First Joyful Mystery: The Annunciation to
Luke 1:28, 31, 38. The Angel Gabriel said to
Mary: "Hail, full of grace, the Lord is with you.
Blessed are you among women...You shall conceive and bear
a son, and you shall call his name Jesus...
Mary answered, "Behold the handmaid of the Lord; be it
done to me according to your word.”
the Catholic Church: #461-463, 491
Reflection: In the quiet of a
garden, God proposes (through an angel) and a woman
accepts. Mary is accepting to walk into a mystery.
She does not know what lies ahead on this new
path, but she knows who is asking and she
trusts in him. There are many annunciation moments in our
life, and sometimes we hesitate to say yes because
we cannot foresee the future or control what will
happen. In this mystery, ask Mary to give you a
deep trust in the one who invites you to
follow. Ask her to help you trust that even if
the path ahead is full of crosses, God will
be walking with you. If you hold his hand
in the darkness, he will give you strength, peace, and
an intimate joy that nothing can take away.
Second Joyful Mystery: The Visitation
Luke 1:42-44. Elizabeth was
filed with the Holy Spirit and cried out in
a loud voice: "Blessed are you among women, and
blessed is the fruit of your womb...The moment your greeting
sounded in my ears, the babe in my womb
leapt for joy.
Catechism of the Catholic Church: #495-497, 717
of the wonders of God’s plan is that he
chooses to associate souls, one to another, so that they
help each other on their journey. As cousins, Mary
and Elizabeth share a bond of kinship. But they
also share a spiritual kinship because of how the Holy
Spirit is acting in their lives, fashioning the Messiah
and his prophet deep inside their wombs. During those
months, Mary and Elizabeth don’t just sit around waiting. They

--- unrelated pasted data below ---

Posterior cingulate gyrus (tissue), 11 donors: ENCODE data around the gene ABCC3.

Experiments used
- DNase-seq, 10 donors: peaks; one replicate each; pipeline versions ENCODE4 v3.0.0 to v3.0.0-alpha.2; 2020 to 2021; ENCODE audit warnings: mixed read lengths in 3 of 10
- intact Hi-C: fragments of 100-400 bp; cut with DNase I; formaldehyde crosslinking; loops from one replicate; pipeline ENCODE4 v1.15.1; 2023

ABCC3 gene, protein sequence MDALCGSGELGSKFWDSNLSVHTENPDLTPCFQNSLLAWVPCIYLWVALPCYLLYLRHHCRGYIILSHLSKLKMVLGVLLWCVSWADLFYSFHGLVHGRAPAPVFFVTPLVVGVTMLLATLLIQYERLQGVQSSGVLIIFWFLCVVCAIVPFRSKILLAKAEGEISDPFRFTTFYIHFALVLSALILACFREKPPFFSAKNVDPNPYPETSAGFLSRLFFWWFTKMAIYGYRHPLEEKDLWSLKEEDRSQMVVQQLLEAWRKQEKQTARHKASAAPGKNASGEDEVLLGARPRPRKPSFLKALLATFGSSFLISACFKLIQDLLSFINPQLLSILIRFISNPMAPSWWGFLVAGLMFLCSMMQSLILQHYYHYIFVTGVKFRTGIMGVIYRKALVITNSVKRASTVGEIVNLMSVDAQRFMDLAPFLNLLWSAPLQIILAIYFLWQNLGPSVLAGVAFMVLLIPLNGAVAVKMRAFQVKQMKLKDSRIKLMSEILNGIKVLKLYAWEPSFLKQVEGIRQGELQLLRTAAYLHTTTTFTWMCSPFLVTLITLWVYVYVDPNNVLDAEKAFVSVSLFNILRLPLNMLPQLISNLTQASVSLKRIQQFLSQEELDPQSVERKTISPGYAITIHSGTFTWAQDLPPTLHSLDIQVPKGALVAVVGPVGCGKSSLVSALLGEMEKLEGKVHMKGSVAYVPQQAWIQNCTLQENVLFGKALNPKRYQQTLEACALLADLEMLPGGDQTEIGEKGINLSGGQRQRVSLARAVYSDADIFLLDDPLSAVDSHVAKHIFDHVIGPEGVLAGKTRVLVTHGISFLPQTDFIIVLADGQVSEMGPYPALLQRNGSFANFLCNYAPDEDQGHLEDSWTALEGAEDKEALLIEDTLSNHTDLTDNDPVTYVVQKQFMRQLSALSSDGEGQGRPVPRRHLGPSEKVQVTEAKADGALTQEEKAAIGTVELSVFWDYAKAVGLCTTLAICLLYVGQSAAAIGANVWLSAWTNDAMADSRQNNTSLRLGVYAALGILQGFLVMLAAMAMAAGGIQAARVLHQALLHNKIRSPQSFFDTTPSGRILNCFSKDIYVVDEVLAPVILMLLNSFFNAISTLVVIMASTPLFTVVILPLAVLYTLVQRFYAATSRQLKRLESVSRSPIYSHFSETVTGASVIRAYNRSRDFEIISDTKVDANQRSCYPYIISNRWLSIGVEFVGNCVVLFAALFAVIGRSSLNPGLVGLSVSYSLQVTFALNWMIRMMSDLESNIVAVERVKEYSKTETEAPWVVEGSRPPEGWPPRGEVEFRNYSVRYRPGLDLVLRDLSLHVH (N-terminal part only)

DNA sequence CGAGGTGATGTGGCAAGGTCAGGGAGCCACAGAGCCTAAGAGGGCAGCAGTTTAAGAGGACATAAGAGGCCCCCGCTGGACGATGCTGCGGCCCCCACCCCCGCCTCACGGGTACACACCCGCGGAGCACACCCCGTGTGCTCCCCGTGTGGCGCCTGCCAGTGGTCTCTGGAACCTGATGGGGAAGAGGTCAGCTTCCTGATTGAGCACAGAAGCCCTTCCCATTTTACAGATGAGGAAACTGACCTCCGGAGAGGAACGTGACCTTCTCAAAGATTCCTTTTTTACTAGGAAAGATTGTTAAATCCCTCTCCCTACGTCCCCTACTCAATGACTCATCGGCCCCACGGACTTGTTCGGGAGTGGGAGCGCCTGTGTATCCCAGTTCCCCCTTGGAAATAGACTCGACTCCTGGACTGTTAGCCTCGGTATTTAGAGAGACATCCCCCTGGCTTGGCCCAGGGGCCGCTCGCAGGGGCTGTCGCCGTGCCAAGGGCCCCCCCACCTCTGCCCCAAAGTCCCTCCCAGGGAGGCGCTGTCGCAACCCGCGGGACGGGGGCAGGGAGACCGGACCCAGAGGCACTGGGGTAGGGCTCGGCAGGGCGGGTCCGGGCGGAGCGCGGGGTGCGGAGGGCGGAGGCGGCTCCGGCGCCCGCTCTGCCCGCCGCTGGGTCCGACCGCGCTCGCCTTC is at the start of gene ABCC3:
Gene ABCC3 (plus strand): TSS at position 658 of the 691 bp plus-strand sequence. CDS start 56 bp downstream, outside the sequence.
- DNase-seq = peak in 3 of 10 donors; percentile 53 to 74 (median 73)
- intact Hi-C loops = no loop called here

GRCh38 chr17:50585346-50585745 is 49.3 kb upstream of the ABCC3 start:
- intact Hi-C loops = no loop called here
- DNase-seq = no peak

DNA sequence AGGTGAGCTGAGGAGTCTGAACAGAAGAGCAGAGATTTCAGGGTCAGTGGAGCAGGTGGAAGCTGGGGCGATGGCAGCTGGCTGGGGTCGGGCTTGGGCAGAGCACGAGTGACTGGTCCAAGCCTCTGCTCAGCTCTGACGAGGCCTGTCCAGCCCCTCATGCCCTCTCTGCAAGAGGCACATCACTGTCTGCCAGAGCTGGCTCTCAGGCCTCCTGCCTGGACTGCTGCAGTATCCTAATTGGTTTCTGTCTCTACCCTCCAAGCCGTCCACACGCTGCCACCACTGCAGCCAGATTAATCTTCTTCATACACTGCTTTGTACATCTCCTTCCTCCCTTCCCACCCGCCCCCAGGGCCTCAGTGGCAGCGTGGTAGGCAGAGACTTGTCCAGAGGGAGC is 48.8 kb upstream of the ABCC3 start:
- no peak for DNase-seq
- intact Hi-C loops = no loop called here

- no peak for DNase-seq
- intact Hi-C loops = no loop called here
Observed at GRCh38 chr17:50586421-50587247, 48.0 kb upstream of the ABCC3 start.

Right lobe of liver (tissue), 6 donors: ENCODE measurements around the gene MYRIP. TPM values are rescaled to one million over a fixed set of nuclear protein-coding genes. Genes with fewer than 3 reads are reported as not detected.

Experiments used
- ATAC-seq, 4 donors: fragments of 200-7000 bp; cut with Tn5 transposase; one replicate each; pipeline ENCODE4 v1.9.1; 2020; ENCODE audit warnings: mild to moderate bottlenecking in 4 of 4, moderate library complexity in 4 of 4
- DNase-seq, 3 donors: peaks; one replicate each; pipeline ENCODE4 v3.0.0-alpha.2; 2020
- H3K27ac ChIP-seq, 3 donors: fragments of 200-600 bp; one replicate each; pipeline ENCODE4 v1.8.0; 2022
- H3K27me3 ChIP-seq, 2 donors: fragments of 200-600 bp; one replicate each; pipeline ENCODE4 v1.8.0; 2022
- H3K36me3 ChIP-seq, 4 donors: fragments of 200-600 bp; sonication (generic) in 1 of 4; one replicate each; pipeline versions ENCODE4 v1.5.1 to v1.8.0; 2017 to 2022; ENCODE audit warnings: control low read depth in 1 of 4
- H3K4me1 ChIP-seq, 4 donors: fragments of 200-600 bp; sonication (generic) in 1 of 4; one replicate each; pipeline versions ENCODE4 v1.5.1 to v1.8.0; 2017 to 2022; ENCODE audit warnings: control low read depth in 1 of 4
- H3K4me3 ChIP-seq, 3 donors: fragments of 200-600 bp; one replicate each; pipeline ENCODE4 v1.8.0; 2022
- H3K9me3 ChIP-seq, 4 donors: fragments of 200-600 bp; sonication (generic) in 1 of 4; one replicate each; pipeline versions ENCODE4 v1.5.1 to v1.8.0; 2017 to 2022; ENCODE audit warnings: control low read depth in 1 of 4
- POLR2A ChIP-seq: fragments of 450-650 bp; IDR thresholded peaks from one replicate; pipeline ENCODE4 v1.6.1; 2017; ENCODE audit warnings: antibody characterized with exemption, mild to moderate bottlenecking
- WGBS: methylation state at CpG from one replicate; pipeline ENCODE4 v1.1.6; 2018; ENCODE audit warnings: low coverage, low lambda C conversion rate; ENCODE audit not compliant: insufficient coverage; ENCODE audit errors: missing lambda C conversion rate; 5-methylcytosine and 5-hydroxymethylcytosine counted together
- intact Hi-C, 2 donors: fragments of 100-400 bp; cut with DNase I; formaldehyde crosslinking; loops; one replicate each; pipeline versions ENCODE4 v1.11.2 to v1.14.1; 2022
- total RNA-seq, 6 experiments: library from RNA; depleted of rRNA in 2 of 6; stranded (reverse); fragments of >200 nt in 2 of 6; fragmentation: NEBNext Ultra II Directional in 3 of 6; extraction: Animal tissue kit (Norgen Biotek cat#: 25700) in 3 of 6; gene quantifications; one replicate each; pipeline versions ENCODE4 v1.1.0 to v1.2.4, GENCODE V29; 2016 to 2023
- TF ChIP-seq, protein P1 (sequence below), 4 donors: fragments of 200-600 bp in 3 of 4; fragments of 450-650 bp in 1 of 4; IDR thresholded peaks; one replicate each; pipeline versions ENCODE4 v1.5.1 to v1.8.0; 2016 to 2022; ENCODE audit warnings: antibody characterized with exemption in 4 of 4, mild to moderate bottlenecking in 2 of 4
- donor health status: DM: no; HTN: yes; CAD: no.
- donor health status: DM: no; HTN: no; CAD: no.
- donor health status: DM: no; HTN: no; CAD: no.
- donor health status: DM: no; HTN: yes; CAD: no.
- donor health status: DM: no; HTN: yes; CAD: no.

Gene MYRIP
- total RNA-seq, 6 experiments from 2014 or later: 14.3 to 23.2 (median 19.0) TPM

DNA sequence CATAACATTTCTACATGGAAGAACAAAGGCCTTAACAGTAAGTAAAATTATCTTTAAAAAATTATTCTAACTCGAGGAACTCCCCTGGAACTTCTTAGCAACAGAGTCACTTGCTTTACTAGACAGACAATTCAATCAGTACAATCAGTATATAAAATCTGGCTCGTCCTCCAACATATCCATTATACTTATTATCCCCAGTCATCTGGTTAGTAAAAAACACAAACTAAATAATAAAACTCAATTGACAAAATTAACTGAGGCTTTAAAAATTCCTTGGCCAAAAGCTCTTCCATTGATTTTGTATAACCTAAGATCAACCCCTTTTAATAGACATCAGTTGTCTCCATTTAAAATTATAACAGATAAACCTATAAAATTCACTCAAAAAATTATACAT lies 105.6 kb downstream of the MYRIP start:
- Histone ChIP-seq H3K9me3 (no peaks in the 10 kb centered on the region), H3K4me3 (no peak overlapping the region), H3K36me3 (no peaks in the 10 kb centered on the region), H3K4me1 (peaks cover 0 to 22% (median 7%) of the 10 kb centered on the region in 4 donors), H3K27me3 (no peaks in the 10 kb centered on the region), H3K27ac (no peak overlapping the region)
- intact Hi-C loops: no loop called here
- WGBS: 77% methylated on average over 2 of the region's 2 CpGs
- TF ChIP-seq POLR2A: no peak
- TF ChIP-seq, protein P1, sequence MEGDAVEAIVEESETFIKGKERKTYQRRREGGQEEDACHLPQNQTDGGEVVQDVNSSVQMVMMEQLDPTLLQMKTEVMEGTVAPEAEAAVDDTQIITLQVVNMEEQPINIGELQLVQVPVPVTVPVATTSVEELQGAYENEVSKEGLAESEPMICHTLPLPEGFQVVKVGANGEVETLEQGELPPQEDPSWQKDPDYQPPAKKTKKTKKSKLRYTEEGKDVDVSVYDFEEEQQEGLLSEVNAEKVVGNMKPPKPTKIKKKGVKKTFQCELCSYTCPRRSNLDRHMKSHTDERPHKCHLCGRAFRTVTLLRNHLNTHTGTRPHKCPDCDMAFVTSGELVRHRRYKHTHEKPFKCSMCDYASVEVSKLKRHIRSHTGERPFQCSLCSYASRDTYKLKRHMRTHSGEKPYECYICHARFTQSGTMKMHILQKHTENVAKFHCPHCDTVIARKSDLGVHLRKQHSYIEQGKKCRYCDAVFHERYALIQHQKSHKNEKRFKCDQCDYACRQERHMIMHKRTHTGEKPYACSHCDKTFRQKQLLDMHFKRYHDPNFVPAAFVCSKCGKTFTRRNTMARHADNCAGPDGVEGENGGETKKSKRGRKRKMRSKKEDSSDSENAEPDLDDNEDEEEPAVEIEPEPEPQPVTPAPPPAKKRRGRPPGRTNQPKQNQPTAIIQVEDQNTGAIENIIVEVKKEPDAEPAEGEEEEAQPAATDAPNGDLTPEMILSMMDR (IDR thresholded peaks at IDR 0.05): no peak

are working, preparing for Elizabeth’s baby, quietly conversing, and
praying. Together, they are like a little monastic community.
In our lives too, God gives us spiritual friendships
and soul-mates who help us grow closer to him.
Sometimes he links our lives together for a larger purpose
that will reveal itself with time. In this mystery,
ask Mary to help you and your spiritual friends
listen carefully for God’s voice in your lives, so that
you can walk with him and with each other.
Third Joyful Mystery: The Nativity
Luke 2:6-7. “And it
came to pass while they were there, that the
days for Mary to be delivered were fulfilled. And she
brought forth her firstborn son, and wrapped him in
swaddling clothing and laid him in a manger, because
there was no room for them in the inn."
the Catholic Church: #437, 535-536
Reflection: All of Bethlehem was dark
and quiet when the Savior made his entrance into
the world, and his first home was in the
protective circle of Mary’s arms. Imagine how Mary’s heart shone
with a love spanning the tender, protective love of
a mother holding her baby in her arms and the
profound adoration of a soul adoring her Creator and
Lord in the flesh. This was a day of fulfillment
and joy—one of many along a path also rich
in crosses. Nine months ago, she had given that
first “yes” in the garden. Now it had become a
life, a beautiful baby. It was so clear now
that everything—even the future crosses that would be her
“birth pains”—were worth it. In our lives too, there are